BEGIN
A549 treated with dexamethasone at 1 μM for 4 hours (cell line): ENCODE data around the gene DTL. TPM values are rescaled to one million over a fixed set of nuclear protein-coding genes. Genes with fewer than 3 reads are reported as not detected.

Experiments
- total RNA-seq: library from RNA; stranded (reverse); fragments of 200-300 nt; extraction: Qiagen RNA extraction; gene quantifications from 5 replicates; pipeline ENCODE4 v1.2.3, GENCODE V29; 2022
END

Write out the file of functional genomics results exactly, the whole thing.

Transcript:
A549 treated with dexamethasone at 1 μM for 4 hours (cell line): ENCODE data around the gene DTL. TPM values are rescaled to one million over a fixed set of nuclear protein-coding genes. Genes with fewer than 3 reads are reported as not detected.

Experiments
- total RNA-seq: library from RNA; stranded (reverse); fragments of 200-300 nt; extraction: Qiagen RNA extraction; gene quantifications from 5 replicates; pipeline ENCODE4 v1.2.3, GENCODE V29; 2022